Celisa Calacal, a writer for Salon, appeared on Tucker Carlson Tonight to defend claims that she wrote in a piece for Salon titled “America is suffering from a plague of deadly, unaccountable and racist police violence.”
Tucker started the interview by saying that he disagreed with the generalizations Calacal made in her piece, including police as a group being racist and violent.
“Well in my piece I never actually said that police are racist,” Calacal said.
“What I talk about is police violence and the rate of police officers who kill civilians. In recent years if you look at the numbers in 2015 and 2016 over a thousand people have been shot and killed by police officers.”
“I don’t want to contradict you because you seem sincere,” responded Tucker. “I don’t know if you can see but we have got the headline of your piece up on the screen right next to you and it says, and I’m quoting, ‘America is suffering from a plague of deadly, unaccountable and racist police violence.’”
“A plague of it. That seems like a generalization, now, I would agree with you completely any shooting is too many shootings but this is complicated stuff,” Tucker continued. “So to dismiss it as, your piece did, racist without proving that seemed unfair and not really like journalism.”
Some of the things Tucker might be referring to in the piece could be when Calacal said Donald Trump used fear-mongering as the main point of his campaign, and Jeff Sessions was deemed too racist to become a federal judge.
“A national election ended with Donald Trump, whose campaign largely centered around fear-mongering and promises to restore law and order, being elected the country’s 45th president. Jeff Sessions, who was once denied a federal judgeship because he was deemed too racist, became the head of the Department of Justice,” the piece reads.
“While the death of these two black men prompted many people across the country to demand greater accountability for the actions of police officers, their power to use excessive force against civilians remains largely unchecked without any added oversight. In fact, Trump’s election and his nomination of Sessions to the Justice Department offer even more credence to police officers’ power, as both men have been openly supportive of furthering police powers,” Calacal claimed in her piece.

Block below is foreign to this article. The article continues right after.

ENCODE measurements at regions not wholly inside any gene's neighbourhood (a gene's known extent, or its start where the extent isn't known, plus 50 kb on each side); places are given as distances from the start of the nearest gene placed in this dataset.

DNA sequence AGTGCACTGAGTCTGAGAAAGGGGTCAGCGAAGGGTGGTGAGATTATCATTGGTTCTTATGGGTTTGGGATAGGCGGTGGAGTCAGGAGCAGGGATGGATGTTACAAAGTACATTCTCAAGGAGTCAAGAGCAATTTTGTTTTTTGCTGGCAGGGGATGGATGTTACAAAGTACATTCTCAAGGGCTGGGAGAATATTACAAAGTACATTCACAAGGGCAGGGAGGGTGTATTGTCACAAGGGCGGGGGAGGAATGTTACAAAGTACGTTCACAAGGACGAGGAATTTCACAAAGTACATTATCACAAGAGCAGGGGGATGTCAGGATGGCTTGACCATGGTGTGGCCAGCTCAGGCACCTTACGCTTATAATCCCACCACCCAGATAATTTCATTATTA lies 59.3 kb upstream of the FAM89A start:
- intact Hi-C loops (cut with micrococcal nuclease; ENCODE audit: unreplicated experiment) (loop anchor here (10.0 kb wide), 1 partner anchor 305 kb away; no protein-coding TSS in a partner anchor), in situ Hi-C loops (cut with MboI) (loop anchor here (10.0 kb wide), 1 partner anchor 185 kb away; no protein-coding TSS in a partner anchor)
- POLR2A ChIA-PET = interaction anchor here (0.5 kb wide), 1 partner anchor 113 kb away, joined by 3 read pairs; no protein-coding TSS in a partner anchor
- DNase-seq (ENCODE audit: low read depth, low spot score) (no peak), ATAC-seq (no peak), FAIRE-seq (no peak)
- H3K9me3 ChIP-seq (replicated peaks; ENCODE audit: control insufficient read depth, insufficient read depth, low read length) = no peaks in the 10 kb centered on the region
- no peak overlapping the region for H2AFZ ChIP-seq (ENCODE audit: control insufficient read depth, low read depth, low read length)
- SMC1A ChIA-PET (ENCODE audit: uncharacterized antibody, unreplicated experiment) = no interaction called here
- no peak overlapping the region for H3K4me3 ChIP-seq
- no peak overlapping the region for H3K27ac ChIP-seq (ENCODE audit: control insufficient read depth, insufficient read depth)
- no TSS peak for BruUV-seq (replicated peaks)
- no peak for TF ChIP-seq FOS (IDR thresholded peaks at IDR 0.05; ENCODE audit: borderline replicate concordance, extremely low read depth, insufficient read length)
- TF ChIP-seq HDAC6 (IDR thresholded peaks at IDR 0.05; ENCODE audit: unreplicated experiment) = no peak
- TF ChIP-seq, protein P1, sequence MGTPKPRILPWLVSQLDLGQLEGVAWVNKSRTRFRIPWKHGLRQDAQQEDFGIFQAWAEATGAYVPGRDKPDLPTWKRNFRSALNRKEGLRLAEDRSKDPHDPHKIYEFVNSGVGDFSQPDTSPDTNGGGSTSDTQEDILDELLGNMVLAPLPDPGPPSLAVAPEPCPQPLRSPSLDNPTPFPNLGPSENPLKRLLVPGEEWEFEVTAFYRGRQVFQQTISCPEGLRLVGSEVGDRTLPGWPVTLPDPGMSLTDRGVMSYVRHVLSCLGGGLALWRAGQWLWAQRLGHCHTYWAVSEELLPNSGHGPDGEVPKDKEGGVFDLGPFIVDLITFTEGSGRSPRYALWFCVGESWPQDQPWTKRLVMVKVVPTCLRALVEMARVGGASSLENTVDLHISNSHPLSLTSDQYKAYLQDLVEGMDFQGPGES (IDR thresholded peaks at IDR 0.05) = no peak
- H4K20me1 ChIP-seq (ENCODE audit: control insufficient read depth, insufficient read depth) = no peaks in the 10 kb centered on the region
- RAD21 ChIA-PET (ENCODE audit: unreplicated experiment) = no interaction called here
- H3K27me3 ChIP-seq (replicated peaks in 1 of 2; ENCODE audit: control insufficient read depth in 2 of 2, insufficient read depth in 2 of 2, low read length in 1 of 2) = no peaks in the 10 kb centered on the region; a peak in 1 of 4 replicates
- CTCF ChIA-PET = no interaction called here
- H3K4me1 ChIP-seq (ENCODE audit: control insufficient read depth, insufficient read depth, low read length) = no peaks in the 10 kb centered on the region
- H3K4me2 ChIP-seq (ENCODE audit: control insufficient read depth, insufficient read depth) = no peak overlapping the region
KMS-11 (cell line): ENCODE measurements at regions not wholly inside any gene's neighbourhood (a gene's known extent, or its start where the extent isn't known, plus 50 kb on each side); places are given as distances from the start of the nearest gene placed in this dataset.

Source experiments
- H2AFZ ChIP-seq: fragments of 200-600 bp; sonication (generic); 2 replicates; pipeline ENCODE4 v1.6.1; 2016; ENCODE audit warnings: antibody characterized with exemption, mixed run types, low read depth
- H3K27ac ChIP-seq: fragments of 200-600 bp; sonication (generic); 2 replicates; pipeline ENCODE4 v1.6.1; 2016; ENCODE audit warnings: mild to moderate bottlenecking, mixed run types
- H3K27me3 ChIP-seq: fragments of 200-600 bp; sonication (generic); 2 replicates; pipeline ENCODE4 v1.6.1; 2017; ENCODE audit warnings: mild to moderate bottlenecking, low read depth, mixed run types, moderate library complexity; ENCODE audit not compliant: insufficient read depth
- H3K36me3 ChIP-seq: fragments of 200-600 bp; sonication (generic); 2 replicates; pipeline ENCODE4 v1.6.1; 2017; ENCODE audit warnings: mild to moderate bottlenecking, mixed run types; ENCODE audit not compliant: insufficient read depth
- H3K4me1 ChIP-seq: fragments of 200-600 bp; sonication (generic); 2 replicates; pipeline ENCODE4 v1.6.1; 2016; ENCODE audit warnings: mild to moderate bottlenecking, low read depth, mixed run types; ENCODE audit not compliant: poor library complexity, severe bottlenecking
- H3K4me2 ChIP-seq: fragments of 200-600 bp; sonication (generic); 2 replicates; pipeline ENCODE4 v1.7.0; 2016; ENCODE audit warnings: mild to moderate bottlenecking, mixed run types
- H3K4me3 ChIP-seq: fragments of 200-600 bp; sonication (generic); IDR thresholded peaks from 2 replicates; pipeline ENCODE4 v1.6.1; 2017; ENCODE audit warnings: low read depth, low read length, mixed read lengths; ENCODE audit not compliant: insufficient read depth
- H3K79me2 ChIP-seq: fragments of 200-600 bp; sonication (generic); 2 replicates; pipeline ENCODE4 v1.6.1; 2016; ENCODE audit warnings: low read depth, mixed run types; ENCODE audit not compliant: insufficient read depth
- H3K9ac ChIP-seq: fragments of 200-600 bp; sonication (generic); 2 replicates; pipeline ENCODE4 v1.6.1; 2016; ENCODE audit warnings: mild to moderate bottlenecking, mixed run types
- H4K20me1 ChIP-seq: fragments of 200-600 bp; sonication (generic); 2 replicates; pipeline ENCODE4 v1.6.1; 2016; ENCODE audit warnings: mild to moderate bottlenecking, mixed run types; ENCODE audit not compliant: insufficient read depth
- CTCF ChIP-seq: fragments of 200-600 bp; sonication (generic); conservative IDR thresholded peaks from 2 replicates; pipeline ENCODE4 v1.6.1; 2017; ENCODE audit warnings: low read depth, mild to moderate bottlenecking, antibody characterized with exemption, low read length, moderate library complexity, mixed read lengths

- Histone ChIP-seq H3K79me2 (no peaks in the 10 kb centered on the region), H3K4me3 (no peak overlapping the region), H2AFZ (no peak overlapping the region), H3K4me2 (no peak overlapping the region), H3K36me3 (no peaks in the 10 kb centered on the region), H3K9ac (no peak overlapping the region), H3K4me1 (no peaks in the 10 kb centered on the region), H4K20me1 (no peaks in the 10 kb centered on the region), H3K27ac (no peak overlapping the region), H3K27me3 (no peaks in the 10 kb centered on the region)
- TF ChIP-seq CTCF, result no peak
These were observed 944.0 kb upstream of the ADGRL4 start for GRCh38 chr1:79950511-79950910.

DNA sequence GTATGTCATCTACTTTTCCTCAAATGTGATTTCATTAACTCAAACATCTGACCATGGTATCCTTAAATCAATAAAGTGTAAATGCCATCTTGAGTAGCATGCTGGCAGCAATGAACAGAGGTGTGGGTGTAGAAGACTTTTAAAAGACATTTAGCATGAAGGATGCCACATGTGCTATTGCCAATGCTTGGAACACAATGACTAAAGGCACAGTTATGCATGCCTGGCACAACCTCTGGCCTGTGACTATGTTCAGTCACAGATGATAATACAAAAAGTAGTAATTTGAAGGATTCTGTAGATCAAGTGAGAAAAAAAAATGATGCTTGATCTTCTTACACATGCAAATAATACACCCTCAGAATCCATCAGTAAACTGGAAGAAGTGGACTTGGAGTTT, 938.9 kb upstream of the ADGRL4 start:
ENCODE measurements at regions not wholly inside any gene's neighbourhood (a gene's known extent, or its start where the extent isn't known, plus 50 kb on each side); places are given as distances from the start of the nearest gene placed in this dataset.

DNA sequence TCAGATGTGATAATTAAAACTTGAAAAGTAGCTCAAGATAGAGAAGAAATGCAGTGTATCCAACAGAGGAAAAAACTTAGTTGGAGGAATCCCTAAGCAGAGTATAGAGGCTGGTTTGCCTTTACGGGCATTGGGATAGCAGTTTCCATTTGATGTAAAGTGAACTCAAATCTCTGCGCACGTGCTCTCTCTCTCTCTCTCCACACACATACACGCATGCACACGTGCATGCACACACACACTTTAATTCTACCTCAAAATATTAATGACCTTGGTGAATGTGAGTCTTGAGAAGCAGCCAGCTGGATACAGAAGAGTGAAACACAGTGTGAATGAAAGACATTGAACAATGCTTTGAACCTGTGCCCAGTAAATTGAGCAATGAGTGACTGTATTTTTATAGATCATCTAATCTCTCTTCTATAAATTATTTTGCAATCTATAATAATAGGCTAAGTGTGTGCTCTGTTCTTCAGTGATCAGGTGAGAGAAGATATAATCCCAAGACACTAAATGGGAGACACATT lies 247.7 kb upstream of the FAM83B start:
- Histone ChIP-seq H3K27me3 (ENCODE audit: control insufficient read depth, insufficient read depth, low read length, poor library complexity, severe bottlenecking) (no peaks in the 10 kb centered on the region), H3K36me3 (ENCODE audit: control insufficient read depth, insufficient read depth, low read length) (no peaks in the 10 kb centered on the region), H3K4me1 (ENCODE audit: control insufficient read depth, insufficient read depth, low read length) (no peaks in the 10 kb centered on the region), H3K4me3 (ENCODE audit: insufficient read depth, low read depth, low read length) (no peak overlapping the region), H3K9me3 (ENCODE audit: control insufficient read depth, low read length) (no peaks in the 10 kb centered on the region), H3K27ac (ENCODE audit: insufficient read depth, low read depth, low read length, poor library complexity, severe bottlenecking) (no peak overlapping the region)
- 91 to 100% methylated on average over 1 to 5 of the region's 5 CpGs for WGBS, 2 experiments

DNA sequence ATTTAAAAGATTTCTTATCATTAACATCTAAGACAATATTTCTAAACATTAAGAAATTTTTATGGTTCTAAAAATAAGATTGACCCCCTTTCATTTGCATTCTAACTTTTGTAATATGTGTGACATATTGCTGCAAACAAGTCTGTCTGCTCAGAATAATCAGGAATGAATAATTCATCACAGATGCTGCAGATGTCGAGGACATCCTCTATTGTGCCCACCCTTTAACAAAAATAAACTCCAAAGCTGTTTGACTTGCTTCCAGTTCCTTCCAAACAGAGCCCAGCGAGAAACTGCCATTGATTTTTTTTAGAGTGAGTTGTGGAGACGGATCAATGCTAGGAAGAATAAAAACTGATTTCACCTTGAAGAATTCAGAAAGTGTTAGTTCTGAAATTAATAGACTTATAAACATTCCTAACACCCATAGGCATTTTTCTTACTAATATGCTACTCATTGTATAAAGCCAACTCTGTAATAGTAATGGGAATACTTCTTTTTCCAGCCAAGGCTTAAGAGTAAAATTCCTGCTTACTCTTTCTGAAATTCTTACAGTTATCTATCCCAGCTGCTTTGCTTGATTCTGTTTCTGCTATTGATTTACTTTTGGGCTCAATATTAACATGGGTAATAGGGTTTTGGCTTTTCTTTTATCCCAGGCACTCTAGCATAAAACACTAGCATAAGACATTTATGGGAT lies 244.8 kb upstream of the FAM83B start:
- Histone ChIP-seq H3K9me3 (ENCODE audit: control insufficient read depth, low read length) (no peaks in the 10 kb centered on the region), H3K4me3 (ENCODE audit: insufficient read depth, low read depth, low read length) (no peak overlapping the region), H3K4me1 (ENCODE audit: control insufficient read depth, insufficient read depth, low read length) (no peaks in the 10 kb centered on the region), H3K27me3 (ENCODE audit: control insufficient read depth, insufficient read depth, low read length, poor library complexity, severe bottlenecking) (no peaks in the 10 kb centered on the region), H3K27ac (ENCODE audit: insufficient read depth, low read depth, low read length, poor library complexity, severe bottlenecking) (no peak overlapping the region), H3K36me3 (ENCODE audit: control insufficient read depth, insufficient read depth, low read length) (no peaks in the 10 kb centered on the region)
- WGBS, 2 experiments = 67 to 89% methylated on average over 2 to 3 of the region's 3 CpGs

“The state of police violence and police accountability remains bleak and the fight for justice continues to be hindered.”
Calacal’s piece also gives very little context when she describes the deaths civilians that have been made into high profile cases in the media.
“Baton Rouge officers Blane Salamoni and Howie Lake II were the two officers who confronted Alton Sterling outside a convenience store. A federal investigation into the incident found that the entire confrontation lasted a mere 90 seconds, in which the officers wrestled Sterling to the ground, tased him and then shot him a total of six times,” she says when describing the death of Alton Sterling.
The way Calacal wrote this simplifies the situation so much that it cannot be taken seriously. No details are given whatsoever. The same happens when she describes the death of Philando Castile.
“Officer Jeronimo Yanez was charged with second-degree manslaughter last fall for shooting and killing Castile during a traffic stop. His trial began in early June, and after about two weeks, the majority-white jury acquitted him of all charges,” she wrote. No mention of the evidence that was presented or any detail to the situation at all.
“To charge that racism is at the core of this without any evidence, because you don’t actually have any evidence at all and there is some countervailing evidence, makes people more fearful, makes them hate each other, makes our society way less happy and less trusting and so it’s a big deal to charge something like that and don’t you think you should pull back until you can prove it?” says Tucker.